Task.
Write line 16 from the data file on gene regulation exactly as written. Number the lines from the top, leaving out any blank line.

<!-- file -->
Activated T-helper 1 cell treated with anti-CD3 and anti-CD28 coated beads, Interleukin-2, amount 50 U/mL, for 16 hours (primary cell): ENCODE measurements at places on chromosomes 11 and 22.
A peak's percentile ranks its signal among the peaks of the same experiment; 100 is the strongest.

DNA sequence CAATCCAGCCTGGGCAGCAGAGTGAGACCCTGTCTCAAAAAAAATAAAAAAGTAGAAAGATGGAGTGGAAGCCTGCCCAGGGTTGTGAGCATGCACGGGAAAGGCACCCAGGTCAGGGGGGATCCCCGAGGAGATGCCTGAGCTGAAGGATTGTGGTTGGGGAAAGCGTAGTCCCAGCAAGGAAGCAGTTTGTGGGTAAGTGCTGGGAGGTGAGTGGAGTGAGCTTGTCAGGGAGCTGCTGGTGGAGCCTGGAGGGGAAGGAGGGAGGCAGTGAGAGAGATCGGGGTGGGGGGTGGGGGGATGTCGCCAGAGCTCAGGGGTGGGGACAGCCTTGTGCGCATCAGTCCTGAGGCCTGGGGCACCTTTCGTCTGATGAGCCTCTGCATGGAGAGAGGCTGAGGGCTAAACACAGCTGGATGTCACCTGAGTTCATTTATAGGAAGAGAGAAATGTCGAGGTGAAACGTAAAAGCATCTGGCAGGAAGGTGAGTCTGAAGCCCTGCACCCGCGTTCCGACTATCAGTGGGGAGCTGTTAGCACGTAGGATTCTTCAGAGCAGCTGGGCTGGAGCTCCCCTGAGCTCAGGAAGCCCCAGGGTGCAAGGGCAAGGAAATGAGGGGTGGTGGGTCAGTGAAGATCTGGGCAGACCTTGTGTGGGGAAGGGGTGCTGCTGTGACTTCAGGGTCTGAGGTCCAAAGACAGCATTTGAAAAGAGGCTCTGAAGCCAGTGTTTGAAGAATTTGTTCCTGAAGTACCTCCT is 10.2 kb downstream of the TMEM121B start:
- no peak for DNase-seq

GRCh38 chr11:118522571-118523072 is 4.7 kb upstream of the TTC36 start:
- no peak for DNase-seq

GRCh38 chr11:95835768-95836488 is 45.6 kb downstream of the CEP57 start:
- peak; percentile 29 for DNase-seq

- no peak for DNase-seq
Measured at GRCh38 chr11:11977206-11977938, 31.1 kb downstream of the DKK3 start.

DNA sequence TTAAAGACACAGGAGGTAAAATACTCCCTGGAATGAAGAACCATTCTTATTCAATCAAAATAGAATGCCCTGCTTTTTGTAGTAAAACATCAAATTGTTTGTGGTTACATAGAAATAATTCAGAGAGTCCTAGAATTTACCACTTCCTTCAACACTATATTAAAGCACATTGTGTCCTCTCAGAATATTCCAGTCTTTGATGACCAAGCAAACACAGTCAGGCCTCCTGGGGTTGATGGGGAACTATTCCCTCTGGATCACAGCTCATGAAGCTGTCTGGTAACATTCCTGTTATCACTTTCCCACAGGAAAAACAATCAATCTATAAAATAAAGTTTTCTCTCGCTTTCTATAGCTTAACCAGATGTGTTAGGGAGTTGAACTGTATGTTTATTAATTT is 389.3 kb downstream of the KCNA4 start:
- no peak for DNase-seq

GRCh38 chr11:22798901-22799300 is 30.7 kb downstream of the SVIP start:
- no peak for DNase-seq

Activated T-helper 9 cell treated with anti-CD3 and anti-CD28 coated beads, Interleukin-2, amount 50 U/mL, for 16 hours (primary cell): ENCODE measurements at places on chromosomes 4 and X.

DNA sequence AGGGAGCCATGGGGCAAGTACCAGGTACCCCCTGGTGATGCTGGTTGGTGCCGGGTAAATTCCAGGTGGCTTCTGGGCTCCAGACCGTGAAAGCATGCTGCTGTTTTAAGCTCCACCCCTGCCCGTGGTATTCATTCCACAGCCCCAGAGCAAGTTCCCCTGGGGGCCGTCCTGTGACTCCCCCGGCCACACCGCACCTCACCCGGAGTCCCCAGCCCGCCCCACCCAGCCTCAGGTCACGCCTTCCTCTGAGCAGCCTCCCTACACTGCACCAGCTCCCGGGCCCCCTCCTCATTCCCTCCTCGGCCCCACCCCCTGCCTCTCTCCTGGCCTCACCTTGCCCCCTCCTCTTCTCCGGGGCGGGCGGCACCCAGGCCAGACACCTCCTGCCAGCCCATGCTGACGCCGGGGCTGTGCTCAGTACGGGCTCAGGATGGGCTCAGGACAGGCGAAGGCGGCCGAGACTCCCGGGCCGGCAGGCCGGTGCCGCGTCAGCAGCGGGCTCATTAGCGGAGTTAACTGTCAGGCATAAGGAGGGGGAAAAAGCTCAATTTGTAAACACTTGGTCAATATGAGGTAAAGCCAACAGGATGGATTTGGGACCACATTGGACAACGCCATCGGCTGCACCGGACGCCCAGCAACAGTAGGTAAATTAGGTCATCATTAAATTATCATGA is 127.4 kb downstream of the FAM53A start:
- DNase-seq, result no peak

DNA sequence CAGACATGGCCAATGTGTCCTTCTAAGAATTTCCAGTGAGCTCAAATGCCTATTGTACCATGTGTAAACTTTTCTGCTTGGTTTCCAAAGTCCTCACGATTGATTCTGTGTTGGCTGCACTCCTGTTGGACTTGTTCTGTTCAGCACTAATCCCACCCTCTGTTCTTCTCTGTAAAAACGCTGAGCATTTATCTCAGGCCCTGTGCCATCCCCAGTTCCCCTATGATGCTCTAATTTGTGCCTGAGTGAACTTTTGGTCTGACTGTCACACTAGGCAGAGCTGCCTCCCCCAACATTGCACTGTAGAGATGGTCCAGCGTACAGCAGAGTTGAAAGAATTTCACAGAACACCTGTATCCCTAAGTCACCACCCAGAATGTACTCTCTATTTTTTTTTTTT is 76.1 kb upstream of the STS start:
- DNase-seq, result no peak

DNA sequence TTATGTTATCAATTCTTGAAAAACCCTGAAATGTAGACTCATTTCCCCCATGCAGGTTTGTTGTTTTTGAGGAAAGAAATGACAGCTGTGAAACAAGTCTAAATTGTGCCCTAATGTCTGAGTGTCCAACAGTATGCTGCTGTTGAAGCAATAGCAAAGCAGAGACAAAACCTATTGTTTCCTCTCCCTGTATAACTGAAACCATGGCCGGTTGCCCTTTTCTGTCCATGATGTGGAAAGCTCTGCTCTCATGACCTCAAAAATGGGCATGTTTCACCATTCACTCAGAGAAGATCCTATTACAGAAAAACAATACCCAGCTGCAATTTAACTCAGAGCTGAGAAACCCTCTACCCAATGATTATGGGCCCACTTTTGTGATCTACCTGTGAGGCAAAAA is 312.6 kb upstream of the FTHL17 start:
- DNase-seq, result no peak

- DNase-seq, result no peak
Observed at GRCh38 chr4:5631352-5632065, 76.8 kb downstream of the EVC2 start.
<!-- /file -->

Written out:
DNA sequence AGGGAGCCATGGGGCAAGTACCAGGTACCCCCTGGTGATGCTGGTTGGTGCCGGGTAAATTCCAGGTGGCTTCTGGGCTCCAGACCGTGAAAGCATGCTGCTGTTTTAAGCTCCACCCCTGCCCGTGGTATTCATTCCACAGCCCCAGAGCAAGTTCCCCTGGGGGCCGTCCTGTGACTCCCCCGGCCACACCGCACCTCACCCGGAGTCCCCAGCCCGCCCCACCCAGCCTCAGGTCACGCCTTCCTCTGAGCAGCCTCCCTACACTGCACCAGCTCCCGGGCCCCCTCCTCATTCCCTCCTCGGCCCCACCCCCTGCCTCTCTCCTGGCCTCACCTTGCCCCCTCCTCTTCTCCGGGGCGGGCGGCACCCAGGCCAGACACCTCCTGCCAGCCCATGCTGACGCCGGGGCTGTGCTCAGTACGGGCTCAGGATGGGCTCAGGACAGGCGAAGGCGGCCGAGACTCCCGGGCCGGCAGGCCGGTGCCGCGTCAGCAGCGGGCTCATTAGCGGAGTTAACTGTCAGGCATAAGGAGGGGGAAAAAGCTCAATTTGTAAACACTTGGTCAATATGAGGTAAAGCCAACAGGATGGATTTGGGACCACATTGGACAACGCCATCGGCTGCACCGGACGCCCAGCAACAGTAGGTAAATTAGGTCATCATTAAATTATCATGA is 127.4 kb downstream of the FAM53A start: